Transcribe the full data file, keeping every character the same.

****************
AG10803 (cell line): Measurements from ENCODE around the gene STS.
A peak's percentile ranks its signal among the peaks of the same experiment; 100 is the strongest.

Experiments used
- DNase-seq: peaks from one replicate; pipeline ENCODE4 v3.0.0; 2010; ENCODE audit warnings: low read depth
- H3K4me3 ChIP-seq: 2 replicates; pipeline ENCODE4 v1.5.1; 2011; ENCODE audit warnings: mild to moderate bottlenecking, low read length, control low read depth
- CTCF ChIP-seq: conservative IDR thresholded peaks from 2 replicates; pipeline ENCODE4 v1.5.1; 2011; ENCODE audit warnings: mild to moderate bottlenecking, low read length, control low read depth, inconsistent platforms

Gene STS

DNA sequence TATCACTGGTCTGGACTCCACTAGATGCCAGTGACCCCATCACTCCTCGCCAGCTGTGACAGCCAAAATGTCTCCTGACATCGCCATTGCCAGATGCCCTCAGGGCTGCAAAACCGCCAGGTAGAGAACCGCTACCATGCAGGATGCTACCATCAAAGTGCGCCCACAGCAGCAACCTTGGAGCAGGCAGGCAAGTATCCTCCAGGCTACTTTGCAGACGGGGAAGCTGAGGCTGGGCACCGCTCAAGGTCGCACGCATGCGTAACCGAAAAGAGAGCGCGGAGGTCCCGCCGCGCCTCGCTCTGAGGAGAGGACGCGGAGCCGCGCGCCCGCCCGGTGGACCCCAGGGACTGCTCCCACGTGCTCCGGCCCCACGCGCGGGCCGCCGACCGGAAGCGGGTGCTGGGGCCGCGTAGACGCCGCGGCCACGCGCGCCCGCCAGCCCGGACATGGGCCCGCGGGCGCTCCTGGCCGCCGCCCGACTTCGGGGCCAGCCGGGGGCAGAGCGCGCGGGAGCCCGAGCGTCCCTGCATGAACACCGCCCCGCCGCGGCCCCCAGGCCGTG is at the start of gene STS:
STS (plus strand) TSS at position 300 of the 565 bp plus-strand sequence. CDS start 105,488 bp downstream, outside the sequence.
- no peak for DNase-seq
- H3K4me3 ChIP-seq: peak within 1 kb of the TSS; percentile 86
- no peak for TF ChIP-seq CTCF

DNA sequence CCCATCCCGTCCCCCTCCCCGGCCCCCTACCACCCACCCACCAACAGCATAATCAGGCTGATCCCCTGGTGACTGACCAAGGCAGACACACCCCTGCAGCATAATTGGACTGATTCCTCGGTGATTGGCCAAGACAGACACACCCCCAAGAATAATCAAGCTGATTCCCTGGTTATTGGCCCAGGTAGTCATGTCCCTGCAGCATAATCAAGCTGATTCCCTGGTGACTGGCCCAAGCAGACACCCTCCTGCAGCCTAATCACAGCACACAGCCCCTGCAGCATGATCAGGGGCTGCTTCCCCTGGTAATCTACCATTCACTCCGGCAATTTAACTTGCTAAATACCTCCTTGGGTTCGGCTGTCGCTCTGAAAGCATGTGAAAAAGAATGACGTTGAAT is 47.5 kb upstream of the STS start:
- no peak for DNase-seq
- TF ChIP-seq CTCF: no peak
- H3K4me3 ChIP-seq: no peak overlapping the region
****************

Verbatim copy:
AG10803 (cell line): Measurements from ENCODE around the gene STS.
A peak's percentile ranks its signal among the peaks of the same experiment; 100 is the strongest.

Experiments used
- DNase-seq: peaks from one replicate; pipeline ENCODE4 v3.0.0; 2010; ENCODE audit warnings: low read depth
- H3K4me3 ChIP-seq: 2 replicates; pipeline ENCODE4 v1.5.1; 2011; ENCODE audit warnings: mild to moderate bottlenecking, low read length, control low read depth
- CTCF ChIP-seq: conservative IDR thresholded peaks from 2 replicates; pipeline ENCODE4 v1.5.1; 2011; ENCODE audit warnings: mild to moderate bottlenecking, low read length, control low read depth, inconsistent platforms

Gene STS

DNA sequence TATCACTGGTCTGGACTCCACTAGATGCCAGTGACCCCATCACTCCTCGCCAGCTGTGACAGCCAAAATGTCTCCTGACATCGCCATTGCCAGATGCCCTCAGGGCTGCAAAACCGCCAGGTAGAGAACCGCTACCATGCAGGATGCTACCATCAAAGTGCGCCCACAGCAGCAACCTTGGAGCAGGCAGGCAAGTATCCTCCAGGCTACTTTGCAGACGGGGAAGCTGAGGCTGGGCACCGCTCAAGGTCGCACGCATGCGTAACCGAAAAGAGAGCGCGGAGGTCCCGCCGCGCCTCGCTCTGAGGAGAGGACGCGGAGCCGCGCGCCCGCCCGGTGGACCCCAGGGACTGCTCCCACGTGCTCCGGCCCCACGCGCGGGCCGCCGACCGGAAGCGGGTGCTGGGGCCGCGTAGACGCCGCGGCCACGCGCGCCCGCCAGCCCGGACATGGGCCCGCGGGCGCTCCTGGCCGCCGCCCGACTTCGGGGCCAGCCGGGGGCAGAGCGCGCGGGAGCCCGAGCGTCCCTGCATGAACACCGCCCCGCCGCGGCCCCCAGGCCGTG is at the start of gene STS:
STS (plus strand) TSS at position 300 of the 565 bp plus-strand sequence. CDS start 105,488 bp downstream, outside the sequence.
- no peak for DNase-seq
- H3K4me3 ChIP-seq: peak within 1 kb of the TSS; percentile 86
- no peak for TF ChIP-seq CTCF

DNA sequence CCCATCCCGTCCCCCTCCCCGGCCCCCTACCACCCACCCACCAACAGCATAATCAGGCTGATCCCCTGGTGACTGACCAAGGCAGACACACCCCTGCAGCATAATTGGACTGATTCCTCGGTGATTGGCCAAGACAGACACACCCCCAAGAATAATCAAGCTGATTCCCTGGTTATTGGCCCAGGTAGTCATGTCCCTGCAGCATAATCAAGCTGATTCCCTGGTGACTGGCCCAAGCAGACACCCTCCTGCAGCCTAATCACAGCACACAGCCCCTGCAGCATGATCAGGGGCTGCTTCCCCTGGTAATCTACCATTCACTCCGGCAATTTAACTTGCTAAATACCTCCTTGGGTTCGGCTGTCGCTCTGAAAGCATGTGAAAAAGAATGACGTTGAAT is 47.5 kb upstream of the STS start:
- no peak for DNase-seq
- TF ChIP-seq CTCF: no peak
- H3K4me3 ChIP-seq: no peak overlapping the region